chapter  7
Survival of the Classic
Pages 17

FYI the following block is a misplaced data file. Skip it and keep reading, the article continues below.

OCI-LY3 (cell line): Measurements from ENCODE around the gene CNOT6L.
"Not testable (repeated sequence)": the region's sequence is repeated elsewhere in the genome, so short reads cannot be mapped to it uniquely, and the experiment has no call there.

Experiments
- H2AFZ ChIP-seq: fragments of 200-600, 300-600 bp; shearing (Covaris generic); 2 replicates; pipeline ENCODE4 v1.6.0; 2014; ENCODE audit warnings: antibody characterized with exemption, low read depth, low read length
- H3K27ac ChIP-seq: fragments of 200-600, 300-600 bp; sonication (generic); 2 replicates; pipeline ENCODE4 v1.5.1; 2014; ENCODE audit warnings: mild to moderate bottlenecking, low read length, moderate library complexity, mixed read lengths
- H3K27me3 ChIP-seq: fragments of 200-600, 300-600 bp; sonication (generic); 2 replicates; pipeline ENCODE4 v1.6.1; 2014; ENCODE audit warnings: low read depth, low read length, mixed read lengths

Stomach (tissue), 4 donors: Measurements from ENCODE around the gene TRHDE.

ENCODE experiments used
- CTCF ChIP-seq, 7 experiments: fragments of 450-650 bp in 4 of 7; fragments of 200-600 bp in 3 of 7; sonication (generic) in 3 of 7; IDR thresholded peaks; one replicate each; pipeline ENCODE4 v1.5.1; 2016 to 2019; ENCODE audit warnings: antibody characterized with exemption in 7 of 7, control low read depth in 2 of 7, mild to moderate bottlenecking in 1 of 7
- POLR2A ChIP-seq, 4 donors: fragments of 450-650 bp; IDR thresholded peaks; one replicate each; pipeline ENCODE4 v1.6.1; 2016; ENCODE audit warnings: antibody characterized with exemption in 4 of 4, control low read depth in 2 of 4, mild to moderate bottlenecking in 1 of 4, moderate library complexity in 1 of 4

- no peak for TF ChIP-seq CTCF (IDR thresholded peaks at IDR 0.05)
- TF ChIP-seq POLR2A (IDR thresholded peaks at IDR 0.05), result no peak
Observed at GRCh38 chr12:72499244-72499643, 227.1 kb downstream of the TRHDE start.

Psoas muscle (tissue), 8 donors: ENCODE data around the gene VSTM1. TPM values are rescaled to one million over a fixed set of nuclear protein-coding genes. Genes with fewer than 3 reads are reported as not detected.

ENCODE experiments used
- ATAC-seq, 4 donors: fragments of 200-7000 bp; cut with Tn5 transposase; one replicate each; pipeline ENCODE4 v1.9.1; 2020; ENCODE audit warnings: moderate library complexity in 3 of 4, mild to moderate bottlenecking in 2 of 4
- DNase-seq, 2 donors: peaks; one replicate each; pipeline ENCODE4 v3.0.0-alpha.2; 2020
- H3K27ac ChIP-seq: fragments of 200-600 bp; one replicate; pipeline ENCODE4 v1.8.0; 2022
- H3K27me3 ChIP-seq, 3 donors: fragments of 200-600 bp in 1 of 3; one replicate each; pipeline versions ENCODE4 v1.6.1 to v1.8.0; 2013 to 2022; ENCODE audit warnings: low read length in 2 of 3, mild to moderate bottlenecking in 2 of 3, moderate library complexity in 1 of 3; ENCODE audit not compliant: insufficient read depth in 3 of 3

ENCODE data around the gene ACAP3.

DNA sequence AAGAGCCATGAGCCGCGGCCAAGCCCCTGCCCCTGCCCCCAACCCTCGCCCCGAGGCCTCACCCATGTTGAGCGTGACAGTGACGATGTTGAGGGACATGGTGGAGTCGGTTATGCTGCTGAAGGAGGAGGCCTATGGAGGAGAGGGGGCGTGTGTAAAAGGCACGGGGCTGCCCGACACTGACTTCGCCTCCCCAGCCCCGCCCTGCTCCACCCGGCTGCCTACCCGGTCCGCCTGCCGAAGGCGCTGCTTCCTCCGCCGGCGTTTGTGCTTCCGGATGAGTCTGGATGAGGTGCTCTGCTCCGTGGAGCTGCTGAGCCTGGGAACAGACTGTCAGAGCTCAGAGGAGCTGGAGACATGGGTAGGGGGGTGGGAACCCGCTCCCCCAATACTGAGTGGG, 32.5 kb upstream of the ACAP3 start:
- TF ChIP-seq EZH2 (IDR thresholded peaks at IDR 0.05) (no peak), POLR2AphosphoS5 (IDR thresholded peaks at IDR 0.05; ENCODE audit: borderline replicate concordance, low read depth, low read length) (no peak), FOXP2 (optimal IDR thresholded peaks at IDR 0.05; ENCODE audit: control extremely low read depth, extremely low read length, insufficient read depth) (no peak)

There is some truth in this; it is merely a pejorative way of saying that whatever an individual makes of King Lear, and even the fact that he is in a position to make something of it, derives from the existence of a continuous tradition of valuation. This may not seem to be expertly critical, and often it sounds simply like lip-service, but it implies a general cultural agreement, regularly transmitted; and it further implies that to reject King Lear, which out of indifference or dislike one might be prepared to do, would be to reject a lot of other things one does mind losing. So Tolstoi is quite reasonable in saying that the whole culture that protects Lear is what ought to be rejected with the play; its values are immoral and irreligious, and the fact that it makes a treasure of such a play is merely evidence of this. It might have been, by a different chance, Dekker or Marlowe or Spenser who got cultural protection; it happened to be Shakespeare, and specifically King Lear, that qualified for preservation by a wicked society.